HMAS
Shoalhaven

HMAS Shoalhaven (I)
Class
Modified River (Bay) Class
Type
Frigate
Pennant
K535
Builder
Walkers Ltd, Maryborough
Laid Down
1 December 1943
Launched
14 December 1944
Launched by
Senator Dorothy Tangney
Commissioned
2 May 1946
Decommissioned
19 December 1955
Dimensions & Displacement
Displacement
  • 1,537 tons (standard)
  • 2,200 tons (full load)
Length 301 feet
Beam 36 feet 6 inches
Draught 12 feet
Performance
Speed 19.5 knots
Complement
Crew 175
Propulsion
Machinery Triple Expansion, 2 Shafts
Horsepower 5,500
Armament
Guns
  • 4 x 4-inch guns
  • 3 x 40mm Bofors
Other Armament
  • 4 x 20mm Oerlikons
  • 1 x Hedgehog
  • 4 X Depth Charge Throwers
Awards
Battle Honours KOREA 1950
HMAS Shoalhaven (I) Badge

HMAS Shoalhaven was ordered as part of Australia's shipbuilding program during the Second World War. Twelve of these Australian built frigates were to enter service with the Royal Australian Navy. A further ten were ordered but cancelled as the war drew to a close.

Eight, HMA Ships Barcoo, Barwon, Burdekin, Diamantina (I), Gascoyne (I), Hawkesbury (I), Lachlan and Macquarie, were built to the British River Class design and Australia likewise named its frigates after Australian rivers. A further four, HMA Ships Condamine, Culgoa, Murchison and Shoalhaven, were also named after Australian rivers but were built to the design of the Royal Navy's Bay Class Frigates. These latter ships were generally known as Modified River Class Frigates although they are sometimes referred to as Bay Class.

Shoalhaven commissioned at Urangan Jetty, Hervey Bay, Queensland, on 2 May 1946 under the command of CMDR Rodney Rhoades DSC RAN.

She was attached to the First Frigate Flotilla and after a short shakedown cruise, proceeded to New Guinea waters in June 1946, subsequently visiting the New Hebrides where she was host to the British Resident Commissioner for a short period. Shoalhaven returned to Australian waters in September 1946.

During 1947 and 1948, Shoalhaven deployed to New Guinea on a further three occasions; January to May 1947, September to November 1947 and July to September 1948. During these periods Shoalhaven conducted operations with a Rendering Mines Safe Unit. During the remainder of the two year period she exercised with other units of the Royal Australian Navy in home waters.

On 21 January 1949 Shoalhaven sailed for the Far East where she joined units of the Royal Navy and the United States Navy for combined exercises. After a visit to Hong Kong she proceeded to Shanghai, where she was from 17 to 28 February 1949 and again from 24 March 1949 to 25 April 1949, and where she was associated in a minor way with HMS Amethyst of the Yangtse River Incident fame.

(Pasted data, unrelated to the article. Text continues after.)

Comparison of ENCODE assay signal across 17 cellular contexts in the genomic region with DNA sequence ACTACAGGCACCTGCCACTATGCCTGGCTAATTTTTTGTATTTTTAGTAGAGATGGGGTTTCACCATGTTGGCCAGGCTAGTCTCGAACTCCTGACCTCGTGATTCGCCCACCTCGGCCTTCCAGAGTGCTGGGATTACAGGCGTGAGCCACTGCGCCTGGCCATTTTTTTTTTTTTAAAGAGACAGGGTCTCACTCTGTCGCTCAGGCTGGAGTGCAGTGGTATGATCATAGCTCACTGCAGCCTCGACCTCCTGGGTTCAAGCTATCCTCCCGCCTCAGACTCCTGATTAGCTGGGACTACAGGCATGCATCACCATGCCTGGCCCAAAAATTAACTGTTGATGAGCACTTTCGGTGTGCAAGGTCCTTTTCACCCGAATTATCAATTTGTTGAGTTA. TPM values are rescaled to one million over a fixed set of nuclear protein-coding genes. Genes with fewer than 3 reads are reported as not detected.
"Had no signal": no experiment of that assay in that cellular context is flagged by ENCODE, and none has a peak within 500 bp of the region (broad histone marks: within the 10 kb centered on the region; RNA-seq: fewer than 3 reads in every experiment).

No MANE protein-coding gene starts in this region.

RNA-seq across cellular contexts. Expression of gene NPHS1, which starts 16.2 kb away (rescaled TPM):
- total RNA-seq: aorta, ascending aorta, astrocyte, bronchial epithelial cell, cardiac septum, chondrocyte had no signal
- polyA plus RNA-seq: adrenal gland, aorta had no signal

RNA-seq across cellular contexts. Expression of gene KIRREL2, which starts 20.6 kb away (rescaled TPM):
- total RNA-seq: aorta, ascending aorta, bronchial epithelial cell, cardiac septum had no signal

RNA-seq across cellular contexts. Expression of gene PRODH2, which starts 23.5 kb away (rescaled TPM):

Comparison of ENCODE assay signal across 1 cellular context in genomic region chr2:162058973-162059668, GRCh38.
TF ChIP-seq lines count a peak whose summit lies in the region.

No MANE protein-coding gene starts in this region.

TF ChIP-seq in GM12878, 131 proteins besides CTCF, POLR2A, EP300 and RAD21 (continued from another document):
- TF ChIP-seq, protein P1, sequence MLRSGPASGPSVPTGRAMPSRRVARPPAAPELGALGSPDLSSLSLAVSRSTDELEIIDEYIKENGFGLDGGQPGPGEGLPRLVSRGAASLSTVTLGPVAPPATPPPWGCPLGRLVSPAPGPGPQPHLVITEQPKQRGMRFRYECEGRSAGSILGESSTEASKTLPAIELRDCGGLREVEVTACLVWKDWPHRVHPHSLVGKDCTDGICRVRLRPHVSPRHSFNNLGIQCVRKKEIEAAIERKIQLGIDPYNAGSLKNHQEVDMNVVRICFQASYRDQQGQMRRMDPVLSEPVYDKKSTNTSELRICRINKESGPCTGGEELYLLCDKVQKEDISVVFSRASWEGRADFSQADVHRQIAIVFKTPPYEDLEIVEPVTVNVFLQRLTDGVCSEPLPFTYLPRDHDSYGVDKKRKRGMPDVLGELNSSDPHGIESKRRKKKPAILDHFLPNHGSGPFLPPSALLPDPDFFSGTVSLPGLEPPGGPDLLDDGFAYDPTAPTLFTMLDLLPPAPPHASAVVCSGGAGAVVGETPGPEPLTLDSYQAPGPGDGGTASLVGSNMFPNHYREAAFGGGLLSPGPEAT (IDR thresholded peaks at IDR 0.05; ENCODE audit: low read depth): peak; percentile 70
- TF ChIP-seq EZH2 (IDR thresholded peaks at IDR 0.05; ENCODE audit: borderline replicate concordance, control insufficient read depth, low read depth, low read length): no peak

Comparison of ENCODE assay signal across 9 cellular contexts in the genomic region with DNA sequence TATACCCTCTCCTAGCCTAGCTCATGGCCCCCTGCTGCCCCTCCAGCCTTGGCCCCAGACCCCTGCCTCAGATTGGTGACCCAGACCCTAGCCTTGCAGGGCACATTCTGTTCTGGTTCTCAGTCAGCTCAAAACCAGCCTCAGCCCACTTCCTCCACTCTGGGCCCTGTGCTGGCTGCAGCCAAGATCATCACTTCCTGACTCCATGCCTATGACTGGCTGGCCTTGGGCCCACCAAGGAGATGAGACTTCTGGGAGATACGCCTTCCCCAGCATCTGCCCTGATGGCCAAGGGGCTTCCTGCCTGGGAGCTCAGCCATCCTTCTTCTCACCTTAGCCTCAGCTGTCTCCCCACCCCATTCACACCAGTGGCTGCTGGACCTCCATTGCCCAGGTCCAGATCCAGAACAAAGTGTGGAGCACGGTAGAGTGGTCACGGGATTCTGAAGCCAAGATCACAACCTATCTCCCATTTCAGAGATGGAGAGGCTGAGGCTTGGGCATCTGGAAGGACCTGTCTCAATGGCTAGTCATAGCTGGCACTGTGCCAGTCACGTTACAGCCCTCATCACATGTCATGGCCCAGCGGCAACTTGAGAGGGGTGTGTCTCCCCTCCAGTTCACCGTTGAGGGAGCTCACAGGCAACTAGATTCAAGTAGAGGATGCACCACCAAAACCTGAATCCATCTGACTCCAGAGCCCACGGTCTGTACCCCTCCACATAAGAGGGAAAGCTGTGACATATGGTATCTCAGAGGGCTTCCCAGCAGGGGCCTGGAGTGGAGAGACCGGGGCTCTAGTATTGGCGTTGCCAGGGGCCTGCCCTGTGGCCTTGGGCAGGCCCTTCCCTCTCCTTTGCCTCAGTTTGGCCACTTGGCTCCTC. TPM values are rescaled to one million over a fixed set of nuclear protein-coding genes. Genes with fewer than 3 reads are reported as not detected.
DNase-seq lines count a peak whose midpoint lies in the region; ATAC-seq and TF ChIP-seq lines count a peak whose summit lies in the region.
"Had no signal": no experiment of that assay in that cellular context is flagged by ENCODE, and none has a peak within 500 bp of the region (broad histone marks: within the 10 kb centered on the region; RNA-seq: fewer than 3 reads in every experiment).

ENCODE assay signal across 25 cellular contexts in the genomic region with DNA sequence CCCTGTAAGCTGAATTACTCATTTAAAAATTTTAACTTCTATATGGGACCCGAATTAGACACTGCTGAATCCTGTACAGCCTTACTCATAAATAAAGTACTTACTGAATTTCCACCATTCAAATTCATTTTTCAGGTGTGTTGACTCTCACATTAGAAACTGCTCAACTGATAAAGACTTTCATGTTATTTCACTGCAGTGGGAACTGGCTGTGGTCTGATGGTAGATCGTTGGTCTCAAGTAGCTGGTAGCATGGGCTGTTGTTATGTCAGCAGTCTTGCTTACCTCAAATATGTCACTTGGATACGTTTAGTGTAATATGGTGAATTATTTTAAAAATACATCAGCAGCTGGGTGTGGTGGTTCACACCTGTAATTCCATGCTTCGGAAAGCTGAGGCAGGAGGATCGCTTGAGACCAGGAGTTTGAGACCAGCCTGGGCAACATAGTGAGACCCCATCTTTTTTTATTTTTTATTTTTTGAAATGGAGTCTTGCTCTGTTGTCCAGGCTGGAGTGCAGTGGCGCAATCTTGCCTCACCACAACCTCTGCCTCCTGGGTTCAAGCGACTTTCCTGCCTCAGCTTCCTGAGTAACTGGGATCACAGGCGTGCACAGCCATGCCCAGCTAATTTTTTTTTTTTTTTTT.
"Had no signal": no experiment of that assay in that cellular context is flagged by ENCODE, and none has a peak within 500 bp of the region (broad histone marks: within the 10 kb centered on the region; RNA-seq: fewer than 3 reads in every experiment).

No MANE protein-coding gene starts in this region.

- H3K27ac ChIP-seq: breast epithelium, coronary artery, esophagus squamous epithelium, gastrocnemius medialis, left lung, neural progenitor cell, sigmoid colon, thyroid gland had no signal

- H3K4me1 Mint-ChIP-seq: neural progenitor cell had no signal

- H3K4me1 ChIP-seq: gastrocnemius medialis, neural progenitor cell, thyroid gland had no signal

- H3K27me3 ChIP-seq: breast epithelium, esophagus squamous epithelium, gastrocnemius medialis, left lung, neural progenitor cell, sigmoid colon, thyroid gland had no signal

She returned to Australian waters in June 1949, where she remained until her return to the Far East in January 1950 as a unit of the British Commonwealth naval force, operating in Japanese waters.

With the outbreak of the Korean War on 25 June 1950, Shoalhaven began war operations as an escort for American transports running between Sasebo in Japan and Pusan in South Korea. On 7 July she relieved USS De Haven on the west coast blockade patrol, working with USS Collett for three days before returning to Sasebo. This was her only patrol of the Korean War. She then reverted to her former role of escorting convoys between Sasebo and Pusan. This duty occupied the remainder of Shoalhaven's service in the operational area. The fourteenth and last convoy escorted by Shoalhaven reached Pusan on 31 August. On 6 September 1950 Shoalhaven departed Kure to return to Australia.

During 1951 and 1952 Shoalhaven operated in Australian waters, although she visited the New Guinea area in May 1951 and again in September / October 1951. In October 1952 Shoalhaven supported the first British atomic test at the Monte Bello Islands.

Shoalhaven remained in home waters in 1953 and for the period of September to November 1953 accompanied the Japanese Pearling Fleet off Darwin.

She again proceeded to the Far East in July 1954, visiting Hong Kong, Japan and Korea for post Armistice patrols, before returning to Sydney for refit in March 1955. She subsequently operated in home waters. Following another period in the Darwin area with the Japanese Pearling Fleet, Shoalhaven returned to Sydney in November 1955.

Shoalhaven paid off into Reserve at Sydney on 19 December 1955. She had steamed over 226,000 miles since commissioning. A year later, on 20 December 1956, the ship was accepted into extended Reserve.

Without being brought forward for further service, Shoalhaven was sold in January 1962 to H.C. Sleigh & Company, acting on behalf of Mitsubishi (Australia) Pty Ltd.